(Image Credit: Fastcodesign) (Photo Credit: ABC Four Corners)

Canada’s Highway, Prisons, Foster Homes, and Schools of Tears

The Ashley Smith inquest continues. Ashley Smith was a 19-year-old woman prisoner who troubled the government of Canada too much with her constant acting out and suicide attempts, and so, finally, was allowed to commit suicide while seven guards stood and watched.

The guards, four women and three men, have now testified. They all say their hands were tied; they were only following orders. They’re very sorry, even anguished, for how Ashley Smith died. They know they failed her, they know the State failed her. They were misinformed. They were told Ashley’s problems were “behavioral not mental.” Behavioral not mental is code for in control of one’s actions. When the madwoman in the attic is a 19-year-old in solitary confinement, somehow she becomes `sane.’ The guards say they knew something was wrong, but the doctors had told them otherwise. It was a victory of military discipline over human and common sense.

Some ask, “How does an 18-year-old end up doing serious time in a federal prison for throwing crab apples at a postman?” Others wonder if Ashley Smith’s death was suicide or murder. Did Ashley Smith die or was she killed?

The Ashley Smith inquest continues, and Ashley Smith is still dead.

Here’s another question. Is Ashley Smith’s experience an isolated one? How does Canada treat its troublesome children? Three current reports suggest that the treatment of Ashley Smith is more common public policy than exceptional horror.

One study documents “ongoing police failures to protect indigenous women and girls” in Northern British Columbia. This “failure to protect” includes gang rape, torture, abduction, and a whole menu of violence. This “failure to protect” has contributed to the construction of what many call the Highway of Tears, as has the national government’s `failure’ to care about the lives of indigenous women and girls. That’s not failure. That’s refusal, and it’s an aggressive public policy, not an omission or lack of action.

A second study follows a 13-year-old Aboriginal child from cradle to cage. Taken from his parents at an early age, he was tossed from one foster home to another. Most of them were abusive environments. The one foster parent who actually cared and tried to take care of the boy couldn’t get help from the State, and so had to give the child up. When the boy turned eight, and was in a residential facility, the staff started disciplining him by calling in the police. And so began his life of being Tasered, followed by time in prison.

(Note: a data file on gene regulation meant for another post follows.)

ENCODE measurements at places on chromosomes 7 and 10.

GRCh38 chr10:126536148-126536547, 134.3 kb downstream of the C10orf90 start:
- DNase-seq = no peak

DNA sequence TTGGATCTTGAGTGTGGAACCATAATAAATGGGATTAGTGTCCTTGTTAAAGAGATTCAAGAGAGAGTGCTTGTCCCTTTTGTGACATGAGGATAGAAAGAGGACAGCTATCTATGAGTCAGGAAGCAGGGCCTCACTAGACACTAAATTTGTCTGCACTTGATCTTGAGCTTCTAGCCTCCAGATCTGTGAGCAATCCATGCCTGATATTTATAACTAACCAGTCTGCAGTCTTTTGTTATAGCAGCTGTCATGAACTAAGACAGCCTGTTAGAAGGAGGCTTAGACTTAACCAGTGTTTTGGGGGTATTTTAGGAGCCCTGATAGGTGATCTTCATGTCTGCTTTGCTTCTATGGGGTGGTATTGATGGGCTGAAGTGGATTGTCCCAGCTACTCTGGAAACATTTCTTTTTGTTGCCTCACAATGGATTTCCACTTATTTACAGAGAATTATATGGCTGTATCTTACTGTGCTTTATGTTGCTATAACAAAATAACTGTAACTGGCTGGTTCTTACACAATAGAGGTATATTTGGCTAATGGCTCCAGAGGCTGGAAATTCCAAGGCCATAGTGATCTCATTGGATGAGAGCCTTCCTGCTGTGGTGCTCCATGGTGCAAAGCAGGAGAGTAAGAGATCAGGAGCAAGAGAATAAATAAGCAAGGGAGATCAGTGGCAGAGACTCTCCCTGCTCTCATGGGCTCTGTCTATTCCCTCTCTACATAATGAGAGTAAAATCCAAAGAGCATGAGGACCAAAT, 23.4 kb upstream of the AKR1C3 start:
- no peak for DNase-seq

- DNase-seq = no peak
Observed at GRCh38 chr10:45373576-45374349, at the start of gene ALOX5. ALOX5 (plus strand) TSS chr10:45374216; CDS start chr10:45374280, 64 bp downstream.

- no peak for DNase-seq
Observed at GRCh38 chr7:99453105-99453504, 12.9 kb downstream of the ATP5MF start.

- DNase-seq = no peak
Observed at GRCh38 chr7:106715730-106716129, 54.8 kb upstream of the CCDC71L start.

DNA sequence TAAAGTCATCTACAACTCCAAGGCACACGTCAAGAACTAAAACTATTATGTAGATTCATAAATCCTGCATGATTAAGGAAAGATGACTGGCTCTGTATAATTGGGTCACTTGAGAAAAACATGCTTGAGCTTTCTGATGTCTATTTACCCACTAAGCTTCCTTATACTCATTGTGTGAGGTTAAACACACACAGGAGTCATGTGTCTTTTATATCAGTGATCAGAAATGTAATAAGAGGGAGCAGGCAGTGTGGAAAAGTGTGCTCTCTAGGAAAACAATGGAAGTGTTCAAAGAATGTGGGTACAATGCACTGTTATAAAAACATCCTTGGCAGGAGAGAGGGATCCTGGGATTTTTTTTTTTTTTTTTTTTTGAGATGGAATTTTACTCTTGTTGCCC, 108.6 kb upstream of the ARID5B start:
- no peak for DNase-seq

His story is a common one. In British Columbia, of children and youth `in care’ more enter into the juvenile criminal justice system than graduate from high school. One in six youth in care have been in youth custody. Close to one-third of the youth in the juvenile justice system is Aboriginal, which pretty much accords with the adult prisons. As above, so below. That’s equality in a prison State; that’s public policy.

An unpublished study reports that more than 3000 Aboriginal children died in Indian residential schools. Children died of disease, malnutrition, and accidents. Children froze to death. From the 1870s to the 1990s, 150,000 First Nations children were forced through the meat grinder of “civilizing” instruction, and at least 2% of them died in house. The names of 500 of the 3000 dead are still unknown. What is known is that in 1917, the Department of Indian Affairs stopped reporting the deaths and death rates of Aboriginal students in residential `care’: “It was obviously a policy not to report them.”

In each instance, from the 3000 Aboriginal children to the one Aboriginal child to hundreds of missing Aboriginal women and girls to Ashley Smith, the State responded with silence, followed by denial.

The Highway of Tears is not a road to nowhere. It leads to the Prisons of Tears, to the Foster Homes of Tears, to the Schools of Tears. Ashley Smith’s suffering is part of the brutal disposal of children in a world in which care is forced to surrender to the business of security as usual.

 

(Photo Credit: cbc.ca/highwayoftears.ca)